Chin Lung and the Great Western Potato Mart

Great grandfather Chin Lung and family in San Francisco in 1903. From left, Suey Kum, Suey Ngon, Wing, Leong Shee, Chin Lung, Foo, Wah, and Mui Tsi Kom. Photo: Courtesy Judy Yung

GEORGE SHIMA, THE JAPANESE IMMIGRANT who became known as the “Potato King” of the Sacramento-San Joaquin Delta was profiled in a prior Soundings Magazine article . But did you know there was an earlier, Chinese immigrant also known as a “Potato King?” Here’s the story of Chin Lung (Chin Hong Dai).

At the turn of the twentieth century, the grain market had fallen on hard times, but Los Angeles investors—wealthy from citrus, real estate, and oil—and San Franciscans, wealthy from the Comstock Lode, and other investors from the East and from Europe, began purchasing and reclaiming the rich peatlands of the Sacramento-San Joaquin Delta. These investors were soon leasing the lands to energetic farmers, many of them Asian immigrants. A major crop planted on these Delta farmlands was potatoes and Stockton became known throughout the United States as the “great western potato mart.”

Chin Lung was one of the first Chinese farmers to lease Delta farmland. In September 1901, he planted a crop of potatoes on his 1,100-acre lease just west of Stockton. Mr. Chin’s potato crop hit the Eastern markets nearly two months ahead of his competitors from other areas and he suddenly became wealthy.

Delta potatoes not only reached the market before those from other growing regions, they could be grown in the rich Delta soil with little or no fertilizer, and they had a pale skin that Eastern customers found attractive.

Potato yields in the Delta were significantly higher than elsewhere in California or the U.S. The 1910 Agricultural Census reported the average potato yield in other regions of California to be 147 bushels per acre, while the San Joaquin County (Delta) yield was between 300 and 800 bushels per acre!

Truck garden potatoes. Photo: Shutterstock

In 1901, when Chin first planted potatoes, there were nearly 2,000 Chinese in San Joaquin County—the fourth largest concentration in California, surpassed only by San Francisco, Alameda, and Sacramento counties. Half of them were farmers or farm laborers. 

Despite racist editorials and exclusionary laws, the Chinese were generally liked and supported by the whites of the Delta region. The Stockton City Attorney, for example, spoke in favor of further Chinese immigration and he and his law partner helped Asians ineligible for citizenship form corporations, so they could continue farming. Although racism clearly existed in the Delta, the violent incidents of racism that occurred elsewhere in California were less common here.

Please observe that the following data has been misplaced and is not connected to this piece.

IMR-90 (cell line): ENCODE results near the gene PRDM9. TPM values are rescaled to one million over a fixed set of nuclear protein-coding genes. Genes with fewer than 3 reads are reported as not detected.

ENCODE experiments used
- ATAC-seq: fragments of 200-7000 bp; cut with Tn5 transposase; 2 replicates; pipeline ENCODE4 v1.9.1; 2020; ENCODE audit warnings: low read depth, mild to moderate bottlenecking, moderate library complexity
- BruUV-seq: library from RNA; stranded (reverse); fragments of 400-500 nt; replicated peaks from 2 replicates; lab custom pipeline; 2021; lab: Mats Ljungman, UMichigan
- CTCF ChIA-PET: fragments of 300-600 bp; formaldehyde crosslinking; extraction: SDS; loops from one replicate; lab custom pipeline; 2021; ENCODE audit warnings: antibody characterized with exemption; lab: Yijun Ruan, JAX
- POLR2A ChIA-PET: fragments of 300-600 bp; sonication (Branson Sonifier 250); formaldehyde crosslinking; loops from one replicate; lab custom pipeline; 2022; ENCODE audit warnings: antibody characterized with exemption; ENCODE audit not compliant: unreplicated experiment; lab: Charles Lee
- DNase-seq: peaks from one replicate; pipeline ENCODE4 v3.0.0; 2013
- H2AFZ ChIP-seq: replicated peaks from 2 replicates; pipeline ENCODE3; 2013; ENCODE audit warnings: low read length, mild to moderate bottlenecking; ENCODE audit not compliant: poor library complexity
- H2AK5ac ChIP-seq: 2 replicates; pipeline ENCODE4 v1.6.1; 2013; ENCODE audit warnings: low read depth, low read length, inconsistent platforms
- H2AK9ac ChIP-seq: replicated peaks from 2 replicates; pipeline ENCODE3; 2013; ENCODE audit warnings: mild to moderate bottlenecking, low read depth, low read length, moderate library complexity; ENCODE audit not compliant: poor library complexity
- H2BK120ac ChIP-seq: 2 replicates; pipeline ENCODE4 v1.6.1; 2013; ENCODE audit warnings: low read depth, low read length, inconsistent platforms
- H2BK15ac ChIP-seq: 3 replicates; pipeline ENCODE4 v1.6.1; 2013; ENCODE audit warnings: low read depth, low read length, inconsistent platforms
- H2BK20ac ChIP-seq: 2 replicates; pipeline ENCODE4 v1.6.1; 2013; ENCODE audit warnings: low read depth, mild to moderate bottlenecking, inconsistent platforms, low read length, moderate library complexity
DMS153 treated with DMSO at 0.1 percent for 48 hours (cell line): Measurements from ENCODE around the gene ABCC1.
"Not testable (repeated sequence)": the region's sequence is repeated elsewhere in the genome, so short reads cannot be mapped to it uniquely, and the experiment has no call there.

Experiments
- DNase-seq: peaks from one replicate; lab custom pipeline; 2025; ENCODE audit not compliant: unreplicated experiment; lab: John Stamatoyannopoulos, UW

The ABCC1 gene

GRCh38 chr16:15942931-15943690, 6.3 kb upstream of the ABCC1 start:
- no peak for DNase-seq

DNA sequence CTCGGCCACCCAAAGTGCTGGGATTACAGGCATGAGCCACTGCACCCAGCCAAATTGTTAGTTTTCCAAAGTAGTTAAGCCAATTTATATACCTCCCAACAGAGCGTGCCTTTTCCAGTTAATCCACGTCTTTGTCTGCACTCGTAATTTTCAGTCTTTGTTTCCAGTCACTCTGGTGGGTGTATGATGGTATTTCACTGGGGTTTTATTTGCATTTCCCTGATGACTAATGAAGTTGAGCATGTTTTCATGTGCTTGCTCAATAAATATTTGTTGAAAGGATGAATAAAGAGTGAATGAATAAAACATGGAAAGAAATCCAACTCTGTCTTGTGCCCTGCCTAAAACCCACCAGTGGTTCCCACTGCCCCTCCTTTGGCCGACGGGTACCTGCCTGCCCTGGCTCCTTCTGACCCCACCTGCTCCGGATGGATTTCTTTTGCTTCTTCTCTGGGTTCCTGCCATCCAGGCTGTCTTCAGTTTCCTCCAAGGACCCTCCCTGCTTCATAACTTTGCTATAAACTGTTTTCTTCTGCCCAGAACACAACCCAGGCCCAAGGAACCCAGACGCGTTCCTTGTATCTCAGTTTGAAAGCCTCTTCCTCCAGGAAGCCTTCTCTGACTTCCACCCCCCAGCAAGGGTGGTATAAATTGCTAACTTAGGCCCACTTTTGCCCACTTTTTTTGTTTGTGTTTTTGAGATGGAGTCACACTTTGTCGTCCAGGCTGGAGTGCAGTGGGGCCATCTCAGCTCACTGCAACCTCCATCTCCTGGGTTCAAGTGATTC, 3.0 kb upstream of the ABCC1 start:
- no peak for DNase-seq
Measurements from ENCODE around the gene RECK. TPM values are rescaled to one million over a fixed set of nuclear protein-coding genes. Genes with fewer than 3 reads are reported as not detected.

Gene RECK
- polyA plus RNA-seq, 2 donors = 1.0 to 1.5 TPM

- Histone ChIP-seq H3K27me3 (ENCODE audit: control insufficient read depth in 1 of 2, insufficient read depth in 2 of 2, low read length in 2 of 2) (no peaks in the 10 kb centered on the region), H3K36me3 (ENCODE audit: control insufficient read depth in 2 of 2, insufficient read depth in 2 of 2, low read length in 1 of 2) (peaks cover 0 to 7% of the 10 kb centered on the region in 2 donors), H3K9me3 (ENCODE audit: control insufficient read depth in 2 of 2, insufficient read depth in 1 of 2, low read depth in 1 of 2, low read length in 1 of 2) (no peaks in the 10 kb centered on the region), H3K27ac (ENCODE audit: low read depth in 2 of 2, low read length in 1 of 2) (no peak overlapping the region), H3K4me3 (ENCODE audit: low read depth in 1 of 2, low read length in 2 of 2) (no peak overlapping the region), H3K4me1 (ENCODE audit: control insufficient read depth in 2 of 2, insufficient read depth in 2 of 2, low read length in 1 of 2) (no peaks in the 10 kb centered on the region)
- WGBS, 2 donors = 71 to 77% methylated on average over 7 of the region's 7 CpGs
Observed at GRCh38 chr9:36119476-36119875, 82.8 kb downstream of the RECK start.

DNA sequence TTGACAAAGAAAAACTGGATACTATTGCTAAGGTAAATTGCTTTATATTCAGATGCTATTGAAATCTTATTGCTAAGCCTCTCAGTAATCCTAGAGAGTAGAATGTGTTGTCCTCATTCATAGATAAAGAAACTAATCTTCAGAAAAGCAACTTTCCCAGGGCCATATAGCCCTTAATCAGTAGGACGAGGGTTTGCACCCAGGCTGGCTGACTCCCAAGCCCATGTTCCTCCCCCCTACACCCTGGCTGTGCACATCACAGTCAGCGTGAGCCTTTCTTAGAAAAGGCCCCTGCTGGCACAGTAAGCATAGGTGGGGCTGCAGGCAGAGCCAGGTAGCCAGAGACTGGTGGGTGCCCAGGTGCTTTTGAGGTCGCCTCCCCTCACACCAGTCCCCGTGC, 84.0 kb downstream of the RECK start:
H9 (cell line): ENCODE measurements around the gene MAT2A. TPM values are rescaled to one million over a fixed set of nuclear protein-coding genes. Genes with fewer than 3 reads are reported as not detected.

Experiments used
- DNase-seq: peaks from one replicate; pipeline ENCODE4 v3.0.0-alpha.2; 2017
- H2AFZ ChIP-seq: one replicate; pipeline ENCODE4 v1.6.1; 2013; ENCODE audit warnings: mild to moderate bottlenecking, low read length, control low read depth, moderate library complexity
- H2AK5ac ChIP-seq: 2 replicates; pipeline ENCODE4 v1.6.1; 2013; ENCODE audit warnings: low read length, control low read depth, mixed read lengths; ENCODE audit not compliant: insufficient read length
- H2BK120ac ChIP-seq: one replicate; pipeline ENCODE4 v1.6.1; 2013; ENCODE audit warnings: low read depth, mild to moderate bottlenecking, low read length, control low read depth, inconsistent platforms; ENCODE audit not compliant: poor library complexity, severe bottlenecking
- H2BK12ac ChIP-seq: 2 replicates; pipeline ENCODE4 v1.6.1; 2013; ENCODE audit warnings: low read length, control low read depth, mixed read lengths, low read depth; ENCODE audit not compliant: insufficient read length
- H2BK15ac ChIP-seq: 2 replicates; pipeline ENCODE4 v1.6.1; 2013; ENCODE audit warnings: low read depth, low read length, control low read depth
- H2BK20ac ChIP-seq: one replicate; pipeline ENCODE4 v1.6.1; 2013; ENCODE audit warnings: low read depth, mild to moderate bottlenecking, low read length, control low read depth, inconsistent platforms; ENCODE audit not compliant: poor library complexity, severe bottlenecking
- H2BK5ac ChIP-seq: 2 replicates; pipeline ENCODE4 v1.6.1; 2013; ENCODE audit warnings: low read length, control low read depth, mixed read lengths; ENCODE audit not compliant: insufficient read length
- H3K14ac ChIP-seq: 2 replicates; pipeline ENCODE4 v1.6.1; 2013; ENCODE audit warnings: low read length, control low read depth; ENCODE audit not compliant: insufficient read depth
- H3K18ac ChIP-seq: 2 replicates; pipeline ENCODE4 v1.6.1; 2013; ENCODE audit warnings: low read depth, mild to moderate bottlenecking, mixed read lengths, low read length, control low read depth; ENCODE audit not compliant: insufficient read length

Census records show that in 1910 Chinese farmers were leasing 5,381 acres of San Joaquin County farmland and by 1920 the acreage leased by Chinese had increased to about 13,500 acres. 

Between 1901 and 1924, Chin Lung farmed at least 1,000 acres each season and he was the principal employer of Chinese laborers in San Joaquin County.  In 1910 Chin purchased 2,200 acres of Delta farmland of his own, northwest of Stockton near White Slough—the first agricultural property in San Joaquin County purchased by a Chinese. Two years later Chin purchased the nearby Shin Kee Tract, named after the Sing Kee Store (correct spelling) that he owned on Sacramento Street in San Francisco. He grew potatoes, beans, onions, asparagus, and hay for seventy work horses. The “Chinese Potato King” attributed his success to his fluency in English, access to credit, openness to new methods and technology, and hard work.

Chin lost the store and his agricultural holdings in California and Oregon by 1923 as a result of the Alien Land Acts of 1920 and 1923. He farmed in Oregon until 1933, after which he retired and returned to his native China.  

Chin Lung’s story is included in an exhibit panel along the Delta Water Path exterior exhibition at the San Joaquin County Historical Museum in Micke Grove Park.


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